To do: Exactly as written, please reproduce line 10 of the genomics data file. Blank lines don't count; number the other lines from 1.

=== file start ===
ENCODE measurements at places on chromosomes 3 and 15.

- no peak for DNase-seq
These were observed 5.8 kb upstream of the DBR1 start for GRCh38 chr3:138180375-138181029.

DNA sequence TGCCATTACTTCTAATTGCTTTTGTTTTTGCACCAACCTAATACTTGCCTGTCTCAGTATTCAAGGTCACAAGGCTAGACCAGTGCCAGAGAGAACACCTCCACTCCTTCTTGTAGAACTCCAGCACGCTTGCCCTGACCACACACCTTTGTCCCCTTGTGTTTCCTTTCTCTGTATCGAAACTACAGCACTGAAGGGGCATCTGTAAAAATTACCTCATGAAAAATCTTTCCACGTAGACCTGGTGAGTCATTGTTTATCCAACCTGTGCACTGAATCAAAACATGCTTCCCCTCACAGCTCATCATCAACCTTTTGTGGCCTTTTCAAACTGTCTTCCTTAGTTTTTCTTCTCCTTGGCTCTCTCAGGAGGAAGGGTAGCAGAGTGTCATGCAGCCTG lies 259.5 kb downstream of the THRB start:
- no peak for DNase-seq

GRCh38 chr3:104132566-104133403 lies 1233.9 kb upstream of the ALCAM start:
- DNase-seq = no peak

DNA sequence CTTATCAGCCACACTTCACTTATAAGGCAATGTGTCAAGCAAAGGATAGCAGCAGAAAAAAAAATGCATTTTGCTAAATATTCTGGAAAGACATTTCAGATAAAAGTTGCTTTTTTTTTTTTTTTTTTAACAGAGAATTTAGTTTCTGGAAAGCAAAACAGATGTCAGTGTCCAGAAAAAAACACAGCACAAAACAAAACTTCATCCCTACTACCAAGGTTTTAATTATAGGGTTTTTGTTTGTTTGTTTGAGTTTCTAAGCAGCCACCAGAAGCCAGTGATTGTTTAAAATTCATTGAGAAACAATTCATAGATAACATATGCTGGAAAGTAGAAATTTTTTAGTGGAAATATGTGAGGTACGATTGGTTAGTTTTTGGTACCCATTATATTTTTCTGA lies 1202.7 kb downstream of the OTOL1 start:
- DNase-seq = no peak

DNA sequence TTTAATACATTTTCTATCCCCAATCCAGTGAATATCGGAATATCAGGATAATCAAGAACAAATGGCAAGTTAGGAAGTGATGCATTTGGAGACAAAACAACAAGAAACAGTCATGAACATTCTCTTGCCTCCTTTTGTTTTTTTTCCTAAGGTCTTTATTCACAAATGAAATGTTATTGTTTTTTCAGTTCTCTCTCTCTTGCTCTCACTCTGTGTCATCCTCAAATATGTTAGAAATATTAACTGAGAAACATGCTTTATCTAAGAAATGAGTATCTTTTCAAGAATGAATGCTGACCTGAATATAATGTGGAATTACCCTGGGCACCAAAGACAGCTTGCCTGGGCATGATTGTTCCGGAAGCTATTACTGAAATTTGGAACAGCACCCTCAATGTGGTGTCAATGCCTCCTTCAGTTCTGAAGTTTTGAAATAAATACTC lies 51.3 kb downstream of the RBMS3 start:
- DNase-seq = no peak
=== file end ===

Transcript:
DNA sequence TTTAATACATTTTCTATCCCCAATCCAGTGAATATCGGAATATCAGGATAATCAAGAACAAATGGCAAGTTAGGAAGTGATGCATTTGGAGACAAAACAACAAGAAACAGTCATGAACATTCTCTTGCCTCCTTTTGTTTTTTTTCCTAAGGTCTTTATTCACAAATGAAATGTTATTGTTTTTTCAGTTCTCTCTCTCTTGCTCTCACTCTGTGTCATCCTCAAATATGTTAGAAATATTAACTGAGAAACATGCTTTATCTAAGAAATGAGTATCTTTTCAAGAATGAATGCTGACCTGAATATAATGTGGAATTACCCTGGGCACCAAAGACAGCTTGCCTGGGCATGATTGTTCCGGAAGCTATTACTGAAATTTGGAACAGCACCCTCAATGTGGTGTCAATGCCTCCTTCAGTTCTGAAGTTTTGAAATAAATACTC lies 51.3 kb downstream of the RBMS3 start: